thoughts relating to the typeface univers – essay from 30 essential
   typefaces for a lifetime. published by rockport 2006.
   editors: imin pao and joshua berger.
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Thoughts Relating to the Typeface Univers
Truth be told, I am not prepared to say that Univers is necessarily the most important typeface of all time, although it must certainly be in the top five contenders for that impossible label. However, I do think it has been one of the most significant contributions to typography in the twentieth century and represents a European cultural milestone —
one of the flowerings of a modernist design sensibility whose roots lie in the radicalism and reductivism of Constructivism and the Bauhaus, allied to a later post-war sense of renewal — a true expression of the modern age.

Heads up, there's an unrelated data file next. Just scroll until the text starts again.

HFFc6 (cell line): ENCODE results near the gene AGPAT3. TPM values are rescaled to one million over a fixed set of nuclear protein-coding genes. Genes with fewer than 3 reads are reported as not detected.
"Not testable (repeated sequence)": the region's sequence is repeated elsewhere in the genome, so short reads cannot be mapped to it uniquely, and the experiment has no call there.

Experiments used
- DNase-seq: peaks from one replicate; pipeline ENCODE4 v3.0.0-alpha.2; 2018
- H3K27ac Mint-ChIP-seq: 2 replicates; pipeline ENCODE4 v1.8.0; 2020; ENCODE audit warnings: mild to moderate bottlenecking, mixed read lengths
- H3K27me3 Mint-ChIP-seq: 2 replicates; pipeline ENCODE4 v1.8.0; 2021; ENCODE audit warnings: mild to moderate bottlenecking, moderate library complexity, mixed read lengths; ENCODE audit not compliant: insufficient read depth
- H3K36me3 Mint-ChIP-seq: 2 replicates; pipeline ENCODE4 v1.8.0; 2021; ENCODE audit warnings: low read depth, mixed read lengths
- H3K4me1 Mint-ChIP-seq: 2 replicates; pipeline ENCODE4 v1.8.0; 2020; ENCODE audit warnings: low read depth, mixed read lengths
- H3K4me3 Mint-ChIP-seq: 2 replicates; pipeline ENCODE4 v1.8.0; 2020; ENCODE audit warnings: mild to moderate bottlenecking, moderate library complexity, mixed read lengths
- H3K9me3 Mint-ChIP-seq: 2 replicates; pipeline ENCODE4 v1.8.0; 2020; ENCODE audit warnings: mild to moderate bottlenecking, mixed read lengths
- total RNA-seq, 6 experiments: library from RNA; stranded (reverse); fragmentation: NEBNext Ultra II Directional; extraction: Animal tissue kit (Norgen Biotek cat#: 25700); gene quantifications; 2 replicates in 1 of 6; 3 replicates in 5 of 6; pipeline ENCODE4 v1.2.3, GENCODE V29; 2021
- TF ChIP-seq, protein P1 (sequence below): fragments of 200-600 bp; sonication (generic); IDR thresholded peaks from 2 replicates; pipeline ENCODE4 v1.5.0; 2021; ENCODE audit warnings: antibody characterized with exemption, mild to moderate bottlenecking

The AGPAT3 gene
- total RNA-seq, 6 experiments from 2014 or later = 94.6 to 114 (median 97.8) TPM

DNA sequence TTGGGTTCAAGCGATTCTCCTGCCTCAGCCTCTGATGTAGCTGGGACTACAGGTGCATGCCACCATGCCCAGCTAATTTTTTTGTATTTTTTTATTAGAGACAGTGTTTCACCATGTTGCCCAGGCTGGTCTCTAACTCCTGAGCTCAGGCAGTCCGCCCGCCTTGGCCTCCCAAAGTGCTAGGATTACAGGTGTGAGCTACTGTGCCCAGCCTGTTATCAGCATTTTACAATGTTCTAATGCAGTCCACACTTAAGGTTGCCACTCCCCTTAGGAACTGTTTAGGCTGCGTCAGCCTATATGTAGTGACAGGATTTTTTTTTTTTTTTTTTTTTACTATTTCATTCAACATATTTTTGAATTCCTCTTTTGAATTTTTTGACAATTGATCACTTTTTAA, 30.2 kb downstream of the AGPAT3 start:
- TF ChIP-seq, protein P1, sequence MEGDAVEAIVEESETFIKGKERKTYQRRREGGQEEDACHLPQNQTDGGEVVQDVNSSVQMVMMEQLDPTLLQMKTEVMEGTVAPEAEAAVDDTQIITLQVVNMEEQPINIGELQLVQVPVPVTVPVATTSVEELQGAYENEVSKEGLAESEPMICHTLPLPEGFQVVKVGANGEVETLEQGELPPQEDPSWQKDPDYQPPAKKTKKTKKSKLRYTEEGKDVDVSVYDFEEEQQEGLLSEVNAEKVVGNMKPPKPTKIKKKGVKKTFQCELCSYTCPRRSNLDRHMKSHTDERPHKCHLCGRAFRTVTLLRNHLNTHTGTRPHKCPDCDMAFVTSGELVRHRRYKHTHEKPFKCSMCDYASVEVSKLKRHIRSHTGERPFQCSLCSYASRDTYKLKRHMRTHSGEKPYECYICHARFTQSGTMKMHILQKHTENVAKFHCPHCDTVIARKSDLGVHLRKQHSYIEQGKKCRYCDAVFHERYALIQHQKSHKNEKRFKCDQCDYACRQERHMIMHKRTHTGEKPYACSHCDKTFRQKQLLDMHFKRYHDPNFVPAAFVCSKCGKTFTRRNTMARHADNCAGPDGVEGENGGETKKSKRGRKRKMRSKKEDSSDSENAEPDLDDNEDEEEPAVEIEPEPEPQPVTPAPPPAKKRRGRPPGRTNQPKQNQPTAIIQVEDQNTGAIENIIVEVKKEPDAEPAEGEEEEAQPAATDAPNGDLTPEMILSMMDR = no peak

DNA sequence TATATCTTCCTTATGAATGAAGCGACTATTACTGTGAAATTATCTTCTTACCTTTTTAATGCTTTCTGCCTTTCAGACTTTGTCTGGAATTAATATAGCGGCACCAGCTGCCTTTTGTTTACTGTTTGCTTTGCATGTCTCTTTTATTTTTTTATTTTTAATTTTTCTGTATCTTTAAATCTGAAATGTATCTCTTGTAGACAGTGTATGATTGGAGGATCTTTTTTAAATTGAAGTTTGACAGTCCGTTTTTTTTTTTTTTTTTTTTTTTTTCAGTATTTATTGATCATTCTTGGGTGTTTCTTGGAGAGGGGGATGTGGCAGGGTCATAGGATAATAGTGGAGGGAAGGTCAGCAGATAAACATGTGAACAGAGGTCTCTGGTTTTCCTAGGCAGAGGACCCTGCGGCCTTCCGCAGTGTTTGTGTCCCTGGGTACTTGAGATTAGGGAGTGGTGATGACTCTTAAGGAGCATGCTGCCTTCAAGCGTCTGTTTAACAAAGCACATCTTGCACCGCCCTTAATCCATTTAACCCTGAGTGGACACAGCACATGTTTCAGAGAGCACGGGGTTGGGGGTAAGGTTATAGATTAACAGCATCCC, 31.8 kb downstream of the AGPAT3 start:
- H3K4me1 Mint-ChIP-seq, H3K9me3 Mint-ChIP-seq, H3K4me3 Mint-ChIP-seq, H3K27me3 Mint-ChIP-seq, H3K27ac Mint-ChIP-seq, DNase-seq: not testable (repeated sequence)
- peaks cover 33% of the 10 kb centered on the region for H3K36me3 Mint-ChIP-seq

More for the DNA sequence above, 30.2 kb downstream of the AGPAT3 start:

Univers was designed in the 1950s by Adrian Frutiger, a Swiss designer working in Paris. Released in 1956, it was the first typeface to be conceived as a related family of twenty-one fonts, and was also the first typeface to be manufactured simultaneously as hand-set metal type, monotype mechanical type, and photo type — bridging all the technological methods developed over the previous four centuries of typesetting. It featured an innovative numbering system for the different weights, with the 55 regular serving as the heart of the matrix from which other variations followed. The first digit refers to the weight, the second the slant. Roman is indicated by odd numbers, italics by even. Thus 73 is bold extended, whilst 48 is light condensed italic. It is in itself a beautifully crystalline organizational system, reflecting the purity and logic of the letterforms themselves.